Certainly, it is difficult to speak openly as a "watchman" when it is constantly disallowed. It is also difficult to hear what the watchmen have to say if people are trained not to listen to them.  Many have been taught to do exactly that. The combination of not allowing the warnings of those who discern, and teaching people not to listen makes a silent Christianity seem almost normal. Anyone who sees that this "normalcy" is not good, is wise enough not to be fooled by these things.

When vulnerable people are looking for a safe place to be and grow in Christ, how can anyone, in good conscience, be silent over what is "unsafe"? Likewise, how can anyone ever grow in wisdom if they are encouraged to make themselves victims of the trickery of men (Eph. 4:14)? It stands to reason then that a Christianity without any free speech cannot correct itself from error or dangers, and eventually loses its salt and light (Matt. 5:13-16). A "silence of the lambs" is not real Christianity at all.

Passionate concern!

Of course, most Christians today do not fully realize the harm that comes from the "silence of the lambs." They forget that the apostles -- sinners too like all of us (1 Timothy 1:15) -- were not silent at all, nor did they encourage a peace at all costs. They even dealt with secondary reports or 'rumors' quite seriously, whether good or bad (1 Cor. 5:1; Titus 1:12-13; 3 John 1:3) These "Church Fathers" did not simply brush aside the concerns of their brothers and sisters in Christ. Instead, they took action when warranted. This shows how actively involved the apostles really were.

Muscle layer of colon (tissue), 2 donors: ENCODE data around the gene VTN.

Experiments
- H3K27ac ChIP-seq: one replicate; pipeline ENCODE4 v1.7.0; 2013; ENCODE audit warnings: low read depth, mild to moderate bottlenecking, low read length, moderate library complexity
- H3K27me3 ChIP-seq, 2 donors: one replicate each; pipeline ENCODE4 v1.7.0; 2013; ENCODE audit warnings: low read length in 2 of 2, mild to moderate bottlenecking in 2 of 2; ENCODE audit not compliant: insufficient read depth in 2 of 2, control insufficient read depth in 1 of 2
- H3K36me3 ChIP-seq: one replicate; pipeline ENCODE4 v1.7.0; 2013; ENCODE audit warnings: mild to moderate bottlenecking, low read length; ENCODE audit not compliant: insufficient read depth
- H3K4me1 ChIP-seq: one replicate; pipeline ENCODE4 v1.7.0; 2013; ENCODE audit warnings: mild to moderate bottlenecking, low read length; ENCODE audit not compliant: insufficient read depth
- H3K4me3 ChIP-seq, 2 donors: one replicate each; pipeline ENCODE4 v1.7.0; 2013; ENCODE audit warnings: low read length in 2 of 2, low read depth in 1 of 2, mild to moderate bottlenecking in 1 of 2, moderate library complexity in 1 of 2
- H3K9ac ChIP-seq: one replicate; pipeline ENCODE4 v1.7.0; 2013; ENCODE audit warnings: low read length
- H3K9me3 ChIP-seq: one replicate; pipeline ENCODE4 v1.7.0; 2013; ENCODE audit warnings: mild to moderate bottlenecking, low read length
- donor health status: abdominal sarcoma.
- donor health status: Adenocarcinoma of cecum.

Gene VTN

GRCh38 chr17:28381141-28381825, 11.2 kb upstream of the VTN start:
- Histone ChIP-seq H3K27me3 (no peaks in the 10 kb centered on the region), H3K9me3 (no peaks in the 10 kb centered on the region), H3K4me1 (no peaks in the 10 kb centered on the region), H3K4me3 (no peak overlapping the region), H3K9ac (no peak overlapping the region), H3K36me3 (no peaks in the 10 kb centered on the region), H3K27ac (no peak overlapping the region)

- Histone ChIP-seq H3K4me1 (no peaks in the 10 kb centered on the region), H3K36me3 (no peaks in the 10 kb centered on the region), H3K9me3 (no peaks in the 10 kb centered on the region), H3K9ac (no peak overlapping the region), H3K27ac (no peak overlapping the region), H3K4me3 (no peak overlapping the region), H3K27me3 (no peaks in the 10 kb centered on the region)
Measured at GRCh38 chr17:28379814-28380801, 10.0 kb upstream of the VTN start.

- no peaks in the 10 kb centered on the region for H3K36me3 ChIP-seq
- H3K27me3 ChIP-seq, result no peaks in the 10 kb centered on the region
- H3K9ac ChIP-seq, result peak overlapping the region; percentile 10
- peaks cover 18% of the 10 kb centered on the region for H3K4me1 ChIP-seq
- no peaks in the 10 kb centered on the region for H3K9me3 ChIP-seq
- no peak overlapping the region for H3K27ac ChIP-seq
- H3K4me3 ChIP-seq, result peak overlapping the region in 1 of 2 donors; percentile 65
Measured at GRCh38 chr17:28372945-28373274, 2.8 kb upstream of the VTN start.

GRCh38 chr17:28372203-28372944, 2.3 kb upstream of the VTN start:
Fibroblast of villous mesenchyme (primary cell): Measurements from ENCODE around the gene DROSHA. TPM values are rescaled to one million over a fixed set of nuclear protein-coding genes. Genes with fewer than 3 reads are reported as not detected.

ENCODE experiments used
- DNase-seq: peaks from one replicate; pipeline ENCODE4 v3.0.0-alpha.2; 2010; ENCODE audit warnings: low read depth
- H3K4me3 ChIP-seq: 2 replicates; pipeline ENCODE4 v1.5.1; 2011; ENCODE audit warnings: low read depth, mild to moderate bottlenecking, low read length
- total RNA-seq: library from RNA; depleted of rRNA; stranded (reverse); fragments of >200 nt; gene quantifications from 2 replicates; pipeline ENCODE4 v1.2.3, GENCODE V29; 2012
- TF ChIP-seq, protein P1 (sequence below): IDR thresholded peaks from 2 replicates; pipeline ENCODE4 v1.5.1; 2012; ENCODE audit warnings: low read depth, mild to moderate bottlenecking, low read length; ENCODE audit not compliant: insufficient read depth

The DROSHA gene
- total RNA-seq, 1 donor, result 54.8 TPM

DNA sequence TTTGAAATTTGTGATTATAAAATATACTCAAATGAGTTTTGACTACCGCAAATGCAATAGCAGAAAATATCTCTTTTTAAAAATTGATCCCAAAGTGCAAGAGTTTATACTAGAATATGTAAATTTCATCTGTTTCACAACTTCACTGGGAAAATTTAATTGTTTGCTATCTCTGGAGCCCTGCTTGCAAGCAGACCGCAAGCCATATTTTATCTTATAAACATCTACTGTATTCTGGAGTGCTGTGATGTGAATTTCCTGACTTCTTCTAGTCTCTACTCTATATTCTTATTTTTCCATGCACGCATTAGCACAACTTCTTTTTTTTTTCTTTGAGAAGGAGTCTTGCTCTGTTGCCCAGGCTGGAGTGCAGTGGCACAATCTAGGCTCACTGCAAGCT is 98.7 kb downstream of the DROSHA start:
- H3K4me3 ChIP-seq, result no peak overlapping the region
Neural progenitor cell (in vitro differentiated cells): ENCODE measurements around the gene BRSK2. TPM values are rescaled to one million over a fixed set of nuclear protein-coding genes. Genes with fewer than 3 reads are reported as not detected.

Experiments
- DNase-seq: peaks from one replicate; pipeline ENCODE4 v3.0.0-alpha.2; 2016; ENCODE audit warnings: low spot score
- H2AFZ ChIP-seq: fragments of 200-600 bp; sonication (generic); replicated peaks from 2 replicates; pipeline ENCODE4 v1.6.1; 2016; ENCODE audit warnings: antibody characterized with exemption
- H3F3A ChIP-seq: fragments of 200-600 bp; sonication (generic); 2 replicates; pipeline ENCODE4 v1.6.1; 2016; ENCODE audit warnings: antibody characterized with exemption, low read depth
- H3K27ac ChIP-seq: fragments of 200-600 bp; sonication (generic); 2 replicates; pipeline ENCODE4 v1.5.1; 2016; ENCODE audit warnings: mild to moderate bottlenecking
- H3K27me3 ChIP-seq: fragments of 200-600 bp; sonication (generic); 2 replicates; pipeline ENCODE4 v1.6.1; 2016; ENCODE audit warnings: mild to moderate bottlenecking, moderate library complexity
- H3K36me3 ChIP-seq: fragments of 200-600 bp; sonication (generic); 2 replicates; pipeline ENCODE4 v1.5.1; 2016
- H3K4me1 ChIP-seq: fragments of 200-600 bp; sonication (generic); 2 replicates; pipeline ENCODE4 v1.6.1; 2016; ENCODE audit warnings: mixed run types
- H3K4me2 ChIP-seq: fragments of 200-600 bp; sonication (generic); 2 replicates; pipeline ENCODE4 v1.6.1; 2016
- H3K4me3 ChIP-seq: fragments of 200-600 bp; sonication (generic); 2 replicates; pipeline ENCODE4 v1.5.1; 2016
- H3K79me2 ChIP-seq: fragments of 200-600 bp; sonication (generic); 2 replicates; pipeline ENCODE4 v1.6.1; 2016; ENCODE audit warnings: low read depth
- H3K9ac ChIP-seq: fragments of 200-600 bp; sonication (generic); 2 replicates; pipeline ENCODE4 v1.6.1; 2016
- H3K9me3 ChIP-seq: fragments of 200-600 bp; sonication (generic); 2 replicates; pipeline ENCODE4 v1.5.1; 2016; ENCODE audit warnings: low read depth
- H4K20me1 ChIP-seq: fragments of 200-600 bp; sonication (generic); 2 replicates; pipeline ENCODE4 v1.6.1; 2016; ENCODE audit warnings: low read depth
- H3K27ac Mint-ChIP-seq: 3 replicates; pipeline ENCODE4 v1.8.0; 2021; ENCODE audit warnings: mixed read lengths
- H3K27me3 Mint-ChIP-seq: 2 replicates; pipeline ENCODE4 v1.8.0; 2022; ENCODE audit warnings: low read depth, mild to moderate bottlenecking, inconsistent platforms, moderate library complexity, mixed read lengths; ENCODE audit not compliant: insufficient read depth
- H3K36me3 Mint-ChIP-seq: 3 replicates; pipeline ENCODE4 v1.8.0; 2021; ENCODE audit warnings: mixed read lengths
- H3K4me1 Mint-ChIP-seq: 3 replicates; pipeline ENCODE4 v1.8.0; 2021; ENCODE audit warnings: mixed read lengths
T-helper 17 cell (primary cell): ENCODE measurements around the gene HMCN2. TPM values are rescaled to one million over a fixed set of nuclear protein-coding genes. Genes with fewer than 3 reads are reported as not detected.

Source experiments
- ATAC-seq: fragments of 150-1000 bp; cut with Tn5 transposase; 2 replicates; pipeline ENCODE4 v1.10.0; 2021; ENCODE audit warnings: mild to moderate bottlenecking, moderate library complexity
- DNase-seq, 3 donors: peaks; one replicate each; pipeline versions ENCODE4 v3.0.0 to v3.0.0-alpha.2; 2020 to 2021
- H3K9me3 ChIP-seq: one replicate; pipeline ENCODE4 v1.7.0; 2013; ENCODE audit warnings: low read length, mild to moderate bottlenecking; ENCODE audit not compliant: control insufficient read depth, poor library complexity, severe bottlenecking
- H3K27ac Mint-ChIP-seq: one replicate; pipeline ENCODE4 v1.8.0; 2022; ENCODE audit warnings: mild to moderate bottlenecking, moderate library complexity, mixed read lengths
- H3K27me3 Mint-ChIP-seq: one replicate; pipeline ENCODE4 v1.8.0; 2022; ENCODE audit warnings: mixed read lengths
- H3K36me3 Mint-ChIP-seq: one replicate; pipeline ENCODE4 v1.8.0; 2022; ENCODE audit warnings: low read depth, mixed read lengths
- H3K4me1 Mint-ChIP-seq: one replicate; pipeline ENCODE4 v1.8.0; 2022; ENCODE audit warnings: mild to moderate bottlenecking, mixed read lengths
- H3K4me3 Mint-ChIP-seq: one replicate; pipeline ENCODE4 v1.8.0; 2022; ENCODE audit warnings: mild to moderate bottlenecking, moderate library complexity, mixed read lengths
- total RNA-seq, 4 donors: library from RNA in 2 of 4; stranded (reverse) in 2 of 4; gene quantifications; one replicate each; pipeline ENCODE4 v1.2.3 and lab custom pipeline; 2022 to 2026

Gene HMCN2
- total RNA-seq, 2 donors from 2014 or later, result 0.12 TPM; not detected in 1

Many Christians desire the healings, miracles, and teachings that were part of the ministry of Jesus. They would like nothing better than to experience a revival or a community that is reminiscent of the New Testament church. However, they do not want to see anyone 'rudely' warned or admonished. They see no need for the impolite Christianity of Paul, whose sarcasm and cutting remarks against false apostles and their followers are almost legendary (2 Cor. chapters 11 and 12). They would rather not suffer the likes of Peter, who called greedy teachers "brute beasts" (2 Peter 2:12).

These remarks by the apostles, and others like them, were written in open letters. They were not secretly kept from the eyes of the believers of the time.
Passionate concern over sin and error, including false teachings, is part of an active, vibrant Christianity. It is not all of Christianity by any means, but it is definitely a part. 

So, why is it that the activities of Jesus and the apostles are desired by many modern Christians today, except for instances of public warnings or admonishments?